Any Candida infection is called candidiasis. Candida most commonly causes vaginitis (def) , thrush (def) (an infection of the mouth), balantitis (def) (an infection of the penis), onychomycosis (def) (an infection of the nails), and dermatitis (diaper rash and other infections of moist skin). Less commonly, Candida can infect the lungs, blood, heart, and meninges (def), especially in the compromised or immunosuppressed host. Candida now causes about 10% of all cases of septicemia (def). Candidiasis of the esophagus, trachea, bronchi, or lungs, in conjunction with a positive HIV antibody test, is one of the indicator diseases for AIDS.
Candida is said to be dimorphic, that is it has two different growth forms. It can grow as an oval, budding yeast, but under certain culture conditions, the budding yeast may elongate and remain attached producing filament-like structures called pseudohyphae. C. albicans may also produce true hyphae similar to molds. In this case long, branching filaments lacking complete septa form. The pseudohyphae and hyphae help the yeast to invade deeper tissues after it colonizes the epithelium. Asexual spores called blastoconidia (blastospores) develop in clusters along the hyphae, often at the points of branching. Under certain growth conditions, thick-walled survival spores called chlamydoconidia (chlamydospores) may also form at the tips or as a part of the hyphae (see Fig. 2A and Fig. 2B)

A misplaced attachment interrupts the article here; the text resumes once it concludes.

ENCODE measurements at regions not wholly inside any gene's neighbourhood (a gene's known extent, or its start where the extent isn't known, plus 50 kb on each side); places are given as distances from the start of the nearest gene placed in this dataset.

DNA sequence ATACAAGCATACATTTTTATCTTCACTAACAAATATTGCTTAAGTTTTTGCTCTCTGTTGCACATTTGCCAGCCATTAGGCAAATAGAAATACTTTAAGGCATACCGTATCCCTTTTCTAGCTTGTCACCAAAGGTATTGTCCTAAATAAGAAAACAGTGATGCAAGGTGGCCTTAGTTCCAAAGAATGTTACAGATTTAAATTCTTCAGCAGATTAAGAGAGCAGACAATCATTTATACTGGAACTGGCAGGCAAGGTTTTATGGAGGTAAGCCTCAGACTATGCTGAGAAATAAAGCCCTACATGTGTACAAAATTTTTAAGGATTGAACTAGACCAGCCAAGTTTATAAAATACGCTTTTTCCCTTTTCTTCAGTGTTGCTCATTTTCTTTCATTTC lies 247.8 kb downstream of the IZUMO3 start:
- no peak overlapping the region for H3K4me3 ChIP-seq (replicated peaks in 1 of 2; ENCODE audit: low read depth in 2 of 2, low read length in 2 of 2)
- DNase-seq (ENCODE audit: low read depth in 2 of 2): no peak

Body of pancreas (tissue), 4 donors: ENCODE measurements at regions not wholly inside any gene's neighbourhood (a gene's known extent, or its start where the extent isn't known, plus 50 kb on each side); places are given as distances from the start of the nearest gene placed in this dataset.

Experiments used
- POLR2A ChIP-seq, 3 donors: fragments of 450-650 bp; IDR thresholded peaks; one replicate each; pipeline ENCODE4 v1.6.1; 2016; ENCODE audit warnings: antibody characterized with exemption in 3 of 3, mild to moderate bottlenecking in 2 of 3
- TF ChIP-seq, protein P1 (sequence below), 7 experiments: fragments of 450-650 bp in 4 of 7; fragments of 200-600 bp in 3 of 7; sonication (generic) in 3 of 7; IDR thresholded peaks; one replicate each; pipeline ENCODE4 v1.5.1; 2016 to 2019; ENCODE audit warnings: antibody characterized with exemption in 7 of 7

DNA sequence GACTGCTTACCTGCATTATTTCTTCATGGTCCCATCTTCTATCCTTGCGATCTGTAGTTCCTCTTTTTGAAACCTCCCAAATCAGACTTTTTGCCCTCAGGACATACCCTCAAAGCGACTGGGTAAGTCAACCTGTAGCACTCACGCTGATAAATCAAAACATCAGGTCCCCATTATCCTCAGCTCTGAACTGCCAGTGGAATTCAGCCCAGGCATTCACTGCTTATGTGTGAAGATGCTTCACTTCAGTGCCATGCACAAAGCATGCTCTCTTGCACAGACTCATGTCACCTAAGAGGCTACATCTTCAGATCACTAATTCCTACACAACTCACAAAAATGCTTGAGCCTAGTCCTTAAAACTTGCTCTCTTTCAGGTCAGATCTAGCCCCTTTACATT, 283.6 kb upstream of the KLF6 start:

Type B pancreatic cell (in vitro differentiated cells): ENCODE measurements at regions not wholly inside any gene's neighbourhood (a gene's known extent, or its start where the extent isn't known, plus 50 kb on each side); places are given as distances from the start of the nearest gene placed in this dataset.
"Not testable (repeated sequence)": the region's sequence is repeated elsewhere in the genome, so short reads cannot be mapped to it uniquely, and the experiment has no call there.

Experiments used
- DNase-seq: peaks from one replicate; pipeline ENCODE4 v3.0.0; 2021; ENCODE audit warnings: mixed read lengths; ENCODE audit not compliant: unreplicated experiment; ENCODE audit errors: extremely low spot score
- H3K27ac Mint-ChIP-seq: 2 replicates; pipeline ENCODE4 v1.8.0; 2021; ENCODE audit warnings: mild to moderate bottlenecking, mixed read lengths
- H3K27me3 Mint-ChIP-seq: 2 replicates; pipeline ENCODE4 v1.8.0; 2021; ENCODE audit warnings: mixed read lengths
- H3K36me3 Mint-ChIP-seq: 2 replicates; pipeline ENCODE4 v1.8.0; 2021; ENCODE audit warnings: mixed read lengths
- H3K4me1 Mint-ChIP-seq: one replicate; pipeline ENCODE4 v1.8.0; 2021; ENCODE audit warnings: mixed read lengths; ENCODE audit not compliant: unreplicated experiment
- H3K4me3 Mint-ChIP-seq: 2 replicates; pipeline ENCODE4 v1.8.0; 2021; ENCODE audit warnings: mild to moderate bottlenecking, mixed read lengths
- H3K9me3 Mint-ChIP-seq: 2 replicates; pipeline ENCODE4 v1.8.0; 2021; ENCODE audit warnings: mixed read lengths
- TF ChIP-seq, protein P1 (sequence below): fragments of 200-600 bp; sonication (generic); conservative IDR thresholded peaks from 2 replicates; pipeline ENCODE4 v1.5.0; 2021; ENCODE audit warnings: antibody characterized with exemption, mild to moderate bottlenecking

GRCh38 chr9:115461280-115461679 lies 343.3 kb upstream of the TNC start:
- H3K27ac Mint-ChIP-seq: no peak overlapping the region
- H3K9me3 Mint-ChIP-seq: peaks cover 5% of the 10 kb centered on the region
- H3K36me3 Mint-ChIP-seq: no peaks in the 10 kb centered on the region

The most common Candida species causing human infections is C. albicans, causing 50-60% of all Candida infections. Candida glabrata is second, causing 15-20% of Candida infections; Candida parapsilosis is third, responsible for 10-20%.